1. LANDING THE JOB
There is no clear and guaranteed path leading to a career in international public law. This is in part because of the great diversity of public international work done by lawyers. Additionally, organizations doing this kind of work have fewer resources than private corporations and law firms. Therefore, they have fewer openings, are less likely to offer formal training for young attorneys, and usually prefer to hire attorneys with at least three to five years of experience. However, opportunities for entry level work do exist. Breaking into a career in public international law may require taking short-term positions, seeking work as a consultant, or applying for fellowships or grants to fund your work. Despite the very competitive nature of the international public interest jobs, you may be able to find, or create, an opportunity if you are flexible and persistent; willing to research, track down people, or follow up on personal connections; and willing to work without pay.
For summer internships, 2Ls should begin contacting organizations that interest them in the fall, and 1Ls should begin as soon after December 1st as they are ready. Many of these organizations (often the foreign NGOs) will not be willing to engage in the process for several months, but some (for example, the U.S. Government) will follow a very structured and early timeline so it is best to learn the specific employers’ timelines before they expire. The same advice applies for post graduate opportunities. There are benefits to making contact early, even though many of these organizations will not know their needs until a vacancy arises or funding develops. Once again, the exception tends to be government hiring, which commonly has very early and strict application deadlines for entry level jobs.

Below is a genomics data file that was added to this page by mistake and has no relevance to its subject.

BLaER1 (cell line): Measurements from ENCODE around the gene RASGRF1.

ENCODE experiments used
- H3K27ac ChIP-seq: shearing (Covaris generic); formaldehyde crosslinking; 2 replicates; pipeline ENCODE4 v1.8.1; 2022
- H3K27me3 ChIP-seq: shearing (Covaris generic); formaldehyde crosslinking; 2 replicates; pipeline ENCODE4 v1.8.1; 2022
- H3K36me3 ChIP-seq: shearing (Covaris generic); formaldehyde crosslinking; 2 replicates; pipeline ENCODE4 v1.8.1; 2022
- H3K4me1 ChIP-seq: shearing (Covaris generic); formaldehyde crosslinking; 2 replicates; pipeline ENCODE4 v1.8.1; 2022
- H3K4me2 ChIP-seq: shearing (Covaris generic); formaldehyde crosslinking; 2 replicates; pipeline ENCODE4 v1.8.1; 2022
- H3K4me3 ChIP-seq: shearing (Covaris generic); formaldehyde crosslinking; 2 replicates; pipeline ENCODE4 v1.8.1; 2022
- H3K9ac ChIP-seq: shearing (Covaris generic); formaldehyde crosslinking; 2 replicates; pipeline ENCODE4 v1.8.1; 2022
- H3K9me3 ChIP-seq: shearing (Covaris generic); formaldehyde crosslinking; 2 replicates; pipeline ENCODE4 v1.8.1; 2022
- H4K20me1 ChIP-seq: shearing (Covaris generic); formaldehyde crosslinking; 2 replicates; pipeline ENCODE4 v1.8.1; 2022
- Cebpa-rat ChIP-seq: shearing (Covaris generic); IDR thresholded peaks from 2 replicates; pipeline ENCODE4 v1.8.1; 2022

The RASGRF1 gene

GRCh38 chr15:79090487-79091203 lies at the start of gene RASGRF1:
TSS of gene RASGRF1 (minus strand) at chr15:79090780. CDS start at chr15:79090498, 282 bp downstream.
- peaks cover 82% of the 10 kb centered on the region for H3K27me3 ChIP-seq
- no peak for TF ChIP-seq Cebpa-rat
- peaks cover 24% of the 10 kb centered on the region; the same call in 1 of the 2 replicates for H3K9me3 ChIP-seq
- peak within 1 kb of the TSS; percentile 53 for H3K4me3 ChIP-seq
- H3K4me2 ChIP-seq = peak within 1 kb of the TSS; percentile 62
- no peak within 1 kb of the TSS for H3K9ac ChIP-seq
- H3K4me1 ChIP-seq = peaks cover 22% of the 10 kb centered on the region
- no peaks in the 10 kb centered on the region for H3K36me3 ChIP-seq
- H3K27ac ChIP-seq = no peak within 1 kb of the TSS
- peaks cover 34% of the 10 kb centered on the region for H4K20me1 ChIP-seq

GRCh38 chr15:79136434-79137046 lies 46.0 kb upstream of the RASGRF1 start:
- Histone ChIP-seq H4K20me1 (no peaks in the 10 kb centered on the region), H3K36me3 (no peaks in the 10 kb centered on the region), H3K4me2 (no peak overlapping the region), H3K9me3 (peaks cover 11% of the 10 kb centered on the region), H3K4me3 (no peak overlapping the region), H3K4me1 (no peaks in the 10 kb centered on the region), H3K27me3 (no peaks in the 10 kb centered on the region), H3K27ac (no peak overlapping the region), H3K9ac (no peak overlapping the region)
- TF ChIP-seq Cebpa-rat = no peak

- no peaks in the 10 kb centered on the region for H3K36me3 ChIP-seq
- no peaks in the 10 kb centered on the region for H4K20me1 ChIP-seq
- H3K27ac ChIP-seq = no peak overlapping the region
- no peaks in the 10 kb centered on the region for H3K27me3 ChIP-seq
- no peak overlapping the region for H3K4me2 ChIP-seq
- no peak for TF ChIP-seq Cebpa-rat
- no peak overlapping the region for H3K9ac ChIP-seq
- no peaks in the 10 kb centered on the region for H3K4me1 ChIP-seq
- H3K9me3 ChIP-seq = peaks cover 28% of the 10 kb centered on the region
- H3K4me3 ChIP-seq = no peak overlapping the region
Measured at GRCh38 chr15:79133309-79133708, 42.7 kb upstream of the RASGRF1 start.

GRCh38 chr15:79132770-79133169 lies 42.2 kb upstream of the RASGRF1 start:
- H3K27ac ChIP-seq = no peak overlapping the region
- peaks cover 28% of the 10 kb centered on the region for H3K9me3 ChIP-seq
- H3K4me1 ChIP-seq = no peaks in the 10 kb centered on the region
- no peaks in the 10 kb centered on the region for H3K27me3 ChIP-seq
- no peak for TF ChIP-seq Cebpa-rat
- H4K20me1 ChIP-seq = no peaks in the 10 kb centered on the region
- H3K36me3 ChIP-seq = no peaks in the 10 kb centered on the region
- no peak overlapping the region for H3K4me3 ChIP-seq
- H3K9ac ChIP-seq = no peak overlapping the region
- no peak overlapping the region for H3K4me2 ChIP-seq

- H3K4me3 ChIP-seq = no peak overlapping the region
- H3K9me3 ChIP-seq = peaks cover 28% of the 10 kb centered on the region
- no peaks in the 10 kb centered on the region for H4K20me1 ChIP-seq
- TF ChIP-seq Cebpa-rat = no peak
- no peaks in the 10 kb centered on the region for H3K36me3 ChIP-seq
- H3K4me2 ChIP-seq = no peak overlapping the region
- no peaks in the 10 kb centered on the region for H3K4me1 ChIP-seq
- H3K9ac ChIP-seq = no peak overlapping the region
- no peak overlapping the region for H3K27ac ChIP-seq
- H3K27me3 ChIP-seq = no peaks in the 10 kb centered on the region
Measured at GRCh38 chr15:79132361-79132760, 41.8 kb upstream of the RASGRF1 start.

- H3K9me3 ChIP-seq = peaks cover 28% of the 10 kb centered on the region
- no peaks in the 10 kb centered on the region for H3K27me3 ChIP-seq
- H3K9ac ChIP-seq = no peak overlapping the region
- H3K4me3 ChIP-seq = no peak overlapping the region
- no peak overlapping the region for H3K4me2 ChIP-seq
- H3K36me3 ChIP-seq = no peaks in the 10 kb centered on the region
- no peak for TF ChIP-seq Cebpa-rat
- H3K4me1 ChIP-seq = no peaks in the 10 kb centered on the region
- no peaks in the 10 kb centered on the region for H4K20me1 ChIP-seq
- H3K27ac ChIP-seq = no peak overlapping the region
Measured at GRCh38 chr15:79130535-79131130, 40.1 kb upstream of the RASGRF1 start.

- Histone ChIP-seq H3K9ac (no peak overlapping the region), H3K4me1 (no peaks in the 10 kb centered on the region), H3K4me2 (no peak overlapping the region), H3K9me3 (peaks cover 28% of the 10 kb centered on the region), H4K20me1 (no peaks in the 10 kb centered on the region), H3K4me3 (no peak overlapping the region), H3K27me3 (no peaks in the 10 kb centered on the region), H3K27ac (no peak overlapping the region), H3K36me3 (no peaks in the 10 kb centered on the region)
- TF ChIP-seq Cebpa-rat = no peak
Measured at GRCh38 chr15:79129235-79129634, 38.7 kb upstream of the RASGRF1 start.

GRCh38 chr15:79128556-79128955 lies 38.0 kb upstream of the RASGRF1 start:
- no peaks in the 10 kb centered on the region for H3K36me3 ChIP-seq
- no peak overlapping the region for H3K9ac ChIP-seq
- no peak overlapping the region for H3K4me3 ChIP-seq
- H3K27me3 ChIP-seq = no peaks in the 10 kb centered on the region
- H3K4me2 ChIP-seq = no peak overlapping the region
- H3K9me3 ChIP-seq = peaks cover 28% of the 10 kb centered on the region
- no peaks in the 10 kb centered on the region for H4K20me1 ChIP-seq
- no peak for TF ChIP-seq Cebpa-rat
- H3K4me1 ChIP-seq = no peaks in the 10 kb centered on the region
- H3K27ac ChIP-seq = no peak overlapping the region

Internships. Most federal agencies hire interns during the summer as well as during other times of the year, including winter terms. Most agencies have internship positions specifically for law students. Some agencies have summer honors programs, which can lead to entry level employment. About half the legal internship positions available are paid. Agencies with paid internship programs frequently will also hire law students for unpaid positions. Please click here for more information pertaining to internships offered by various offices.
Post-Graduate employment. Federal agencies usually seek candidates with several years of relevant work experience when hiring for international legal positions. A number have honors programs, such as the Department of Justice, Environmental Protection Agency, Federal Trade Commission, Securities and Exchange Commission and the Departments of Transportation and Treasury, that provide entry level employment upon graduation. Honors programs are quite competitive and previous experience in the federal government, such as a summer or school year internship, is often helpful.